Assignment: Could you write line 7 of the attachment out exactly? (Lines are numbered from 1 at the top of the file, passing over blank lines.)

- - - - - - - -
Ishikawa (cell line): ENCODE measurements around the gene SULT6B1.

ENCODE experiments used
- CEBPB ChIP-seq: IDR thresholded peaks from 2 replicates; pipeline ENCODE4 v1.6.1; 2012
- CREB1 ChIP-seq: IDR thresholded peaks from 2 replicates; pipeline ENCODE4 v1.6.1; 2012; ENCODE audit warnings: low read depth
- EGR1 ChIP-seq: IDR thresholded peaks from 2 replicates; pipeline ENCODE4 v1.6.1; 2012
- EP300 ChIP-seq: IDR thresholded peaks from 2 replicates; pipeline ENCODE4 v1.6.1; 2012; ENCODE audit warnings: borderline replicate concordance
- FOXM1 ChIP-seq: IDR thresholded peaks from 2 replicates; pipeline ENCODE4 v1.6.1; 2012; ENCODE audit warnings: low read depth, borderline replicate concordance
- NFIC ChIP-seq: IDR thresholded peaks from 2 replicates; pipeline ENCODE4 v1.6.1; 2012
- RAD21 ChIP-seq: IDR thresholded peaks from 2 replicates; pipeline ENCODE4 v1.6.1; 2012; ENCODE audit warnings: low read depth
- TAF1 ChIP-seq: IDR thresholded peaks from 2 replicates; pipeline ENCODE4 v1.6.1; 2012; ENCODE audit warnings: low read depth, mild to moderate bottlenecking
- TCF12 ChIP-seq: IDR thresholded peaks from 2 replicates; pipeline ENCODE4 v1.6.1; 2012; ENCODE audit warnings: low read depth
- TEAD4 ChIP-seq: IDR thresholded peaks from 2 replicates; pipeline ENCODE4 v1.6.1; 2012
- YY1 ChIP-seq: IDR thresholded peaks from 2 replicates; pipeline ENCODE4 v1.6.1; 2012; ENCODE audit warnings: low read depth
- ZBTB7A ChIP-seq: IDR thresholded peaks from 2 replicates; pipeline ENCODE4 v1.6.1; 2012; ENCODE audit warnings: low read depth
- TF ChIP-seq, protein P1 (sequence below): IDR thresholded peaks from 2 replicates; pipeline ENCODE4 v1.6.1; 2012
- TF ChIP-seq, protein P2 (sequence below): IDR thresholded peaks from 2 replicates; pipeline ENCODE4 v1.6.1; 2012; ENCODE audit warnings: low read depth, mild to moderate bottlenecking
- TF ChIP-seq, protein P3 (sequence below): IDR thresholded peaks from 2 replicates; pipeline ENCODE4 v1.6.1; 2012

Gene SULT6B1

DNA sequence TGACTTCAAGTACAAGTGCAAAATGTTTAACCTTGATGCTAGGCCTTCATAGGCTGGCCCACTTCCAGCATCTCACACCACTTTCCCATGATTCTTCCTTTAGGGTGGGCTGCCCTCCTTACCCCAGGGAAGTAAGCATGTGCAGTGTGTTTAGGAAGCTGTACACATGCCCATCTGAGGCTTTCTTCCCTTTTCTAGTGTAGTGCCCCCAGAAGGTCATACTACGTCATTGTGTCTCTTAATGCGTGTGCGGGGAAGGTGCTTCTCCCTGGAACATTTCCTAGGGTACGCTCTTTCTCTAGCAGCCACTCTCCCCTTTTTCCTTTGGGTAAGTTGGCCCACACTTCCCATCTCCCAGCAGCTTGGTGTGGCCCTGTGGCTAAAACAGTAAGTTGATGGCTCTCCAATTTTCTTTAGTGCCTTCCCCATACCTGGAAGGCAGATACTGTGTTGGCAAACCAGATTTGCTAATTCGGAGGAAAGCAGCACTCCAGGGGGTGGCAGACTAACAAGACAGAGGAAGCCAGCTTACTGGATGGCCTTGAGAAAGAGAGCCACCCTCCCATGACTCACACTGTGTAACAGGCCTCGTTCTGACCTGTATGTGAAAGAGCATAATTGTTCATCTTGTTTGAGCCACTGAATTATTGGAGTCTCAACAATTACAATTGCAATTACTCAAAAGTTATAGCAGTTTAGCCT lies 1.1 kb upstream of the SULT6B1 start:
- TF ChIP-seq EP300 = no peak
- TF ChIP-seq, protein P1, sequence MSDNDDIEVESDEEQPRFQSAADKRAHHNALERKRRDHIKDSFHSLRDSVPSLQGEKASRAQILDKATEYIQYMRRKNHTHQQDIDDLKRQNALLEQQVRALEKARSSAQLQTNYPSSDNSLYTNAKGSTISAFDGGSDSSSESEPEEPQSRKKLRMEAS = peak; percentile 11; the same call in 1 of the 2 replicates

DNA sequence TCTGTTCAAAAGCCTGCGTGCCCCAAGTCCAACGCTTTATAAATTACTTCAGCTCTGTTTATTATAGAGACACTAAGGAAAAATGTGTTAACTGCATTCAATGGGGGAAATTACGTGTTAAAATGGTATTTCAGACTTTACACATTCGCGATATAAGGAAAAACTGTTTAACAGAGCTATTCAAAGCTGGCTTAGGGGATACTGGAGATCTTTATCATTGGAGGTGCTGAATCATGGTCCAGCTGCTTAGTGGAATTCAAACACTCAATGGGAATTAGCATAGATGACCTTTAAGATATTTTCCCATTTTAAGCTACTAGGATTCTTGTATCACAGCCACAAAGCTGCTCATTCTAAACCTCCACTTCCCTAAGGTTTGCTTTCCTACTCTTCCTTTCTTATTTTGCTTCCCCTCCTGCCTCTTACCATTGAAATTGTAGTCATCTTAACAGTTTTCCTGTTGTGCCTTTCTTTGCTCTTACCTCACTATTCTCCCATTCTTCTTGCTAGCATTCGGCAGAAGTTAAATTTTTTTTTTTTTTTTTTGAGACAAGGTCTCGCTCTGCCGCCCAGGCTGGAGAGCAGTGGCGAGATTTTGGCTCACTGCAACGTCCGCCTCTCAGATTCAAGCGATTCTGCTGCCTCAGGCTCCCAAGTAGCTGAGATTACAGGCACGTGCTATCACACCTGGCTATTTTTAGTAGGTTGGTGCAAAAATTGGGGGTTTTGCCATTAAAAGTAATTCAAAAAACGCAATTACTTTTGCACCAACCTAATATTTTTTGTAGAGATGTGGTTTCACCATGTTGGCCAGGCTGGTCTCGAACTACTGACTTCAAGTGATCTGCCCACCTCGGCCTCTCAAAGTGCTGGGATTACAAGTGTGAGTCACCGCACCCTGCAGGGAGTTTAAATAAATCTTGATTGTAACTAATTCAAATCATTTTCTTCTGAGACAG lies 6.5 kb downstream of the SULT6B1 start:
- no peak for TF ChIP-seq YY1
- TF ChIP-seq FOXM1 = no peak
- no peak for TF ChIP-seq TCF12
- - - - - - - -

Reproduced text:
- FOXM1 ChIP-seq: IDR thresholded peaks from 2 replicates; pipeline ENCODE4 v1.6.1; 2012; ENCODE audit warnings: low read depth, borderline replicate concordance